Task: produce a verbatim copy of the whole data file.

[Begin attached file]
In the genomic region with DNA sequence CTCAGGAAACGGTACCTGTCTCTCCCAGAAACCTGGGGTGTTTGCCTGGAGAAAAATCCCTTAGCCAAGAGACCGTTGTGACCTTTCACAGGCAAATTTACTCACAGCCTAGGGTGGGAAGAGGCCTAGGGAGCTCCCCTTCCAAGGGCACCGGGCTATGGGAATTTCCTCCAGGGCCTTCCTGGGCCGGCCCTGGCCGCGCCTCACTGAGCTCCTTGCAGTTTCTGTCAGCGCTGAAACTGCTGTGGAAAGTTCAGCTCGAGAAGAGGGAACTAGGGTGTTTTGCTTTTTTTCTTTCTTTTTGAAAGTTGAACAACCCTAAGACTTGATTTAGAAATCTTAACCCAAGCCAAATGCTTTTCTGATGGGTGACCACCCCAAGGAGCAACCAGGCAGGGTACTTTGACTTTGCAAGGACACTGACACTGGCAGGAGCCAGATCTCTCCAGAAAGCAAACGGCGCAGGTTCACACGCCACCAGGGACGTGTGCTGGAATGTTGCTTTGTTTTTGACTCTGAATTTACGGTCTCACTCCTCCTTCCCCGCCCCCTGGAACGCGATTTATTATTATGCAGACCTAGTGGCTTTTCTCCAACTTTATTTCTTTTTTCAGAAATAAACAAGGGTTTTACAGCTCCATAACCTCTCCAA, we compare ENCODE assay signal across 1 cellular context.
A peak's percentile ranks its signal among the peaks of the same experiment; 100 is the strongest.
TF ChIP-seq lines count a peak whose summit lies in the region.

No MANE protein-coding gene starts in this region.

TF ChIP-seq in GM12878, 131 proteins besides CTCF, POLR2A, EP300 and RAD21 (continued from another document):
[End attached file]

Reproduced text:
In the genomic region with DNA sequence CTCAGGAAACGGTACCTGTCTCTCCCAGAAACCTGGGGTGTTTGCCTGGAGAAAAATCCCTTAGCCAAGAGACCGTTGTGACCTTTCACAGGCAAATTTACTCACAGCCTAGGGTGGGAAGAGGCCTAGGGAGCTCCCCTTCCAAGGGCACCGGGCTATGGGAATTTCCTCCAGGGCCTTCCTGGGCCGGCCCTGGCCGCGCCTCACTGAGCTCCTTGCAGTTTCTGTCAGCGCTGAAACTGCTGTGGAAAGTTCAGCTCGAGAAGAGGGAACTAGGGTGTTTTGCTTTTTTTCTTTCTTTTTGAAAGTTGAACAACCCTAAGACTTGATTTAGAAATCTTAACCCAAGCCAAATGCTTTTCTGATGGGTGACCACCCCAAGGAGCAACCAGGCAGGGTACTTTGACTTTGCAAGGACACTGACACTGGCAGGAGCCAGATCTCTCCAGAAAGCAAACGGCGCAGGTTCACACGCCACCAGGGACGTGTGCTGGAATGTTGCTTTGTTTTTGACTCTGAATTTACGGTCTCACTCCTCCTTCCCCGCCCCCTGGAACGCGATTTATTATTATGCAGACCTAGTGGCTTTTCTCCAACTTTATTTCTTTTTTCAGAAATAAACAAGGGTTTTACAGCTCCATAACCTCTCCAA, we compare ENCODE assay signal across 1 cellular context.
A peak's percentile ranks its signal among the peaks of the same experiment; 100 is the strongest.
TF ChIP-seq lines count a peak whose summit lies in the region.

No MANE protein-coding gene starts in this region.

TF ChIP-seq in GM12878, 131 proteins besides CTCF, POLR2A, EP300 and RAD21 (continued from another document):